UPDATE: February 14, 2018
CLASP and the National Women’s Law Center explain the budget deal in this FAQ. It includes important clarifications, including the following: “While Congress passed, and Trump signed, a budget that sets overall spending levels, it has not yet passed a FY 2018 appropriations bill setting specific spending levels for individual programs. The next step is for Congress to pass an omnibus spending bill by March 23 when the current Continuing Resolution (CR) for FY 2018 runs out.”
The budget bill passed by Congress at the end of last week logged three victories for young children.
- Child Care and Development Block Grant (CCDBG) program funding was doubled, to $5.8 billion in funding over two years – the largest increase in the grant’s history. The additional funding will allow for improvements to the consistency and quality of child care while allowing parents to work or attend school. Access to high quality child care and early education has been shown to improve children’s health and development, prepare them for kindergarten, and improve families’ economic security by allowing parents to work. CCDBG funding in North Carolina is used to support child care subsidy services, state and local administrative costs, and quality activities, including regulatory staff. CLASP estimates that 10,380 additional children could benefit in NC.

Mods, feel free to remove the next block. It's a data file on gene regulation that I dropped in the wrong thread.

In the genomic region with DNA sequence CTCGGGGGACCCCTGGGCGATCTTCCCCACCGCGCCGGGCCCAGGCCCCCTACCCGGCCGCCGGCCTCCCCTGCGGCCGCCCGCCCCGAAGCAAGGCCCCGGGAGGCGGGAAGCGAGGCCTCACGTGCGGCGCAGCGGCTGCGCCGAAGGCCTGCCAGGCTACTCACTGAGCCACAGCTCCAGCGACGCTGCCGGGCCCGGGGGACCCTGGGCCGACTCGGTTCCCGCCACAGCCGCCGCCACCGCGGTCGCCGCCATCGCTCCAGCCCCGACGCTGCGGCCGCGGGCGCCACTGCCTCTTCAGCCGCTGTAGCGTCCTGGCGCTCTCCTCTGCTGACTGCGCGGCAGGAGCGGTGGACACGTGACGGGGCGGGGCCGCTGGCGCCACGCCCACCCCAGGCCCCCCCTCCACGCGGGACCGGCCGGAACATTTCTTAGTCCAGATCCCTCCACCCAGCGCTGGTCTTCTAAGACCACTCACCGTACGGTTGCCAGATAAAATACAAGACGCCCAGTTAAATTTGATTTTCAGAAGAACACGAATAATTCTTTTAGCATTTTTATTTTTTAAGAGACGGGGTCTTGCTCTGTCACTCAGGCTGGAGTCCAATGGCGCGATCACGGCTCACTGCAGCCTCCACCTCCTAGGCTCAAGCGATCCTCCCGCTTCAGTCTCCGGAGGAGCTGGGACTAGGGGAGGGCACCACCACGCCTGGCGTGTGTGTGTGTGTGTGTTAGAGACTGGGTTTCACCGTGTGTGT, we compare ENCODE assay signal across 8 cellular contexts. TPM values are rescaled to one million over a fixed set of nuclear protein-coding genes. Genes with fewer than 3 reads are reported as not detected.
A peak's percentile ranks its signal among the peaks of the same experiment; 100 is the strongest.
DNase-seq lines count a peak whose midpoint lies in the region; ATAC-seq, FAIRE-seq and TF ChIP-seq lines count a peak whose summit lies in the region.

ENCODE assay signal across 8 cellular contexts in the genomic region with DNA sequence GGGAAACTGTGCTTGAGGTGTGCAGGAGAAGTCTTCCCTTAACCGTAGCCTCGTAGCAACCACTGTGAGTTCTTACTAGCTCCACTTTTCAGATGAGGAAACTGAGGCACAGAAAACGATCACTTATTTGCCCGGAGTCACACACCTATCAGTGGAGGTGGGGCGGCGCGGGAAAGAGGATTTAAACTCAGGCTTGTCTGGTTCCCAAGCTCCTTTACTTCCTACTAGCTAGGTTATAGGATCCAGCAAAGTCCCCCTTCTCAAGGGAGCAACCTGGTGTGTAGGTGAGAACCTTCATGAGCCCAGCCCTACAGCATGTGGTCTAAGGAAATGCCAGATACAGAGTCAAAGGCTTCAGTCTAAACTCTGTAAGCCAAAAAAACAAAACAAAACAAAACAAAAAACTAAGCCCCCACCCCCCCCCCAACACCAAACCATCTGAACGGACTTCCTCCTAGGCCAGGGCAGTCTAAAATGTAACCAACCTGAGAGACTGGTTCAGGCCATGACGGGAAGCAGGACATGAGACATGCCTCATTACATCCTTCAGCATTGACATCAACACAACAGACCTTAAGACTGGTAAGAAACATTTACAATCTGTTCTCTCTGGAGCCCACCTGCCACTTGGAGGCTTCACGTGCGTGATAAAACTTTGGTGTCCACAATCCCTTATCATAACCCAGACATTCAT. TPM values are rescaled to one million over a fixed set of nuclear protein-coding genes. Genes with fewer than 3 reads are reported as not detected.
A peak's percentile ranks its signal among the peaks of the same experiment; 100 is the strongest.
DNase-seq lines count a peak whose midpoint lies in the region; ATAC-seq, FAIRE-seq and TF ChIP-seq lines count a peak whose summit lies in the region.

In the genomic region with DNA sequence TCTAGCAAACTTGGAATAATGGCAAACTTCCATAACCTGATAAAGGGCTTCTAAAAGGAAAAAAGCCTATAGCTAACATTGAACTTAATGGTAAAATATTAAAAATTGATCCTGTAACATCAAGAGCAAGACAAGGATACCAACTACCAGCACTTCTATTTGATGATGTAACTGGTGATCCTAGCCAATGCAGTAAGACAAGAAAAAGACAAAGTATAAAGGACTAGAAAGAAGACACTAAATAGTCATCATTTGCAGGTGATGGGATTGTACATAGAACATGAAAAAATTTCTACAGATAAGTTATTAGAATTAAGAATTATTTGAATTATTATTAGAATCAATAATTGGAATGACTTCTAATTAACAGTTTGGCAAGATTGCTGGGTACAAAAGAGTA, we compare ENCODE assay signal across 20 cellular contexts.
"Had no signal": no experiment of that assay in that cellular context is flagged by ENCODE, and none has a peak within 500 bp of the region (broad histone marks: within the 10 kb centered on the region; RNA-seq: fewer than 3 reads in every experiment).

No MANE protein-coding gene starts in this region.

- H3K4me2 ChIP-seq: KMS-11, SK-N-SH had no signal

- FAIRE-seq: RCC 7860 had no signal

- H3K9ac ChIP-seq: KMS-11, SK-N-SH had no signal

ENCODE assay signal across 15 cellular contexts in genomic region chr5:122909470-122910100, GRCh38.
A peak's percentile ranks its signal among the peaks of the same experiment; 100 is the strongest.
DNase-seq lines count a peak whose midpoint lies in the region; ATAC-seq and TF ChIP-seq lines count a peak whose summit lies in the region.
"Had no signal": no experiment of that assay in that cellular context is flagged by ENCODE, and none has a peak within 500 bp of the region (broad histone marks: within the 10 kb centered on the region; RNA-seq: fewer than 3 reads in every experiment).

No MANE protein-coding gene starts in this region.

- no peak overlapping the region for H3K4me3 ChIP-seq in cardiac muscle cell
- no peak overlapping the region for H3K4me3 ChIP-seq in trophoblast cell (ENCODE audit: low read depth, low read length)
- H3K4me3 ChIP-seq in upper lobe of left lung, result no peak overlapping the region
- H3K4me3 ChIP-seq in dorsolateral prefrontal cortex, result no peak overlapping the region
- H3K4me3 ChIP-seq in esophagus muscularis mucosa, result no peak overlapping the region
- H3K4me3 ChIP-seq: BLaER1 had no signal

- The Maternal, Infant, and Early Childhood Home Visiting (MIECHV) program, which expired in September of 2017, was reauthorized for five years. This federal program funds states’ development and implementation of voluntary, evidence-based home visiting programs to support at-risk families. Home visiting has been shown to improve health, development and educational outcomes for young children and their families. MIECHV funds home visiting programs in 13 North Carolina counties, and in 2016, those programs made over 7,000 home visits.
- Funding for the Children’s Health Insurance Program (CHIP) has been extended for 10 years. Long-term funding for the program had been allowed to run out at the end of September 2017 and was extended for six years in January. This new agreement adds another four years of funding. Health Choice, NC’s CHIP program, covers 235,000 children in the state who live in families with incomes between 133% and 211% of the federal poverty level (between $31,721 and $50,324 a year for a family of four).